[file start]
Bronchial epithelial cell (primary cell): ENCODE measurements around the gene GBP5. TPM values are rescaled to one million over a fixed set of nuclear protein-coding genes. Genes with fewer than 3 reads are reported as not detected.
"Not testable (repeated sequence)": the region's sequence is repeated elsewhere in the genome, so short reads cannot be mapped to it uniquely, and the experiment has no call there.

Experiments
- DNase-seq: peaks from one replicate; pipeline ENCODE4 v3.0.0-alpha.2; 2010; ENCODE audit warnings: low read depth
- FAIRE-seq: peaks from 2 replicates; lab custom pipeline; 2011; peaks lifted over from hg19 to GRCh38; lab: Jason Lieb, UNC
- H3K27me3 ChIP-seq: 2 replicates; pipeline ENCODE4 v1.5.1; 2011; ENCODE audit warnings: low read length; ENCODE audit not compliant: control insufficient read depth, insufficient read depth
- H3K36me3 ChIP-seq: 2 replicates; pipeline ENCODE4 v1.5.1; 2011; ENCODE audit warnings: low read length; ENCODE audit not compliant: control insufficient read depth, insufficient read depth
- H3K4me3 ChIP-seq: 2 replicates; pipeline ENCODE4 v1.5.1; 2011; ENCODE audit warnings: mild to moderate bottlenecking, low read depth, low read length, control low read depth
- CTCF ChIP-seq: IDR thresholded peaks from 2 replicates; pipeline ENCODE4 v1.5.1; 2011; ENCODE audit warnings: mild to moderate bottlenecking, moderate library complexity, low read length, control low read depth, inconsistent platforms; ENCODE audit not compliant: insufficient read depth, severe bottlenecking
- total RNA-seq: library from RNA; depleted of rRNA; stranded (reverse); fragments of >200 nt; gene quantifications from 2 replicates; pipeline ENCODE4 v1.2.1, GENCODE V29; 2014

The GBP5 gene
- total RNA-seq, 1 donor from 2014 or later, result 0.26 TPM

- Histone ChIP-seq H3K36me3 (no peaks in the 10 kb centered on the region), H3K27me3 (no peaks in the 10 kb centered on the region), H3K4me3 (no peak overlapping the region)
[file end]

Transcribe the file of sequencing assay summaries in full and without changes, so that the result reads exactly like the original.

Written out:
Bronchial epithelial cell (primary cell): ENCODE measurements around the gene GBP5. TPM values are rescaled to one million over a fixed set of nuclear protein-coding genes. Genes with fewer than 3 reads are reported as not detected.
"Not testable (repeated sequence)": the region's sequence is repeated elsewhere in the genome, so short reads cannot be mapped to it uniquely, and the experiment has no call there.

Experiments
- DNase-seq: peaks from one replicate; pipeline ENCODE4 v3.0.0-alpha.2; 2010; ENCODE audit warnings: low read depth
- FAIRE-seq: peaks from 2 replicates; lab custom pipeline; 2011; peaks lifted over from hg19 to GRCh38; lab: Jason Lieb, UNC
- H3K27me3 ChIP-seq: 2 replicates; pipeline ENCODE4 v1.5.1; 2011; ENCODE audit warnings: low read length; ENCODE audit not compliant: control insufficient read depth, insufficient read depth
- H3K36me3 ChIP-seq: 2 replicates; pipeline ENCODE4 v1.5.1; 2011; ENCODE audit warnings: low read length; ENCODE audit not compliant: control insufficient read depth, insufficient read depth
- H3K4me3 ChIP-seq: 2 replicates; pipeline ENCODE4 v1.5.1; 2011; ENCODE audit warnings: mild to moderate bottlenecking, low read depth, low read length, control low read depth
- CTCF ChIP-seq: IDR thresholded peaks from 2 replicates; pipeline ENCODE4 v1.5.1; 2011; ENCODE audit warnings: mild to moderate bottlenecking, moderate library complexity, low read length, control low read depth, inconsistent platforms; ENCODE audit not compliant: insufficient read depth, severe bottlenecking
- total RNA-seq: library from RNA; depleted of rRNA; stranded (reverse); fragments of >200 nt; gene quantifications from 2 replicates; pipeline ENCODE4 v1.2.1, GENCODE V29; 2014

The GBP5 gene
- total RNA-seq, 1 donor from 2014 or later, result 0.26 TPM

- Histone ChIP-seq H3K36me3 (no peaks in the 10 kb centered on the region), H3K27me3 (no peaks in the 10 kb centered on the region), H3K4me3 (no peak overlapping the region)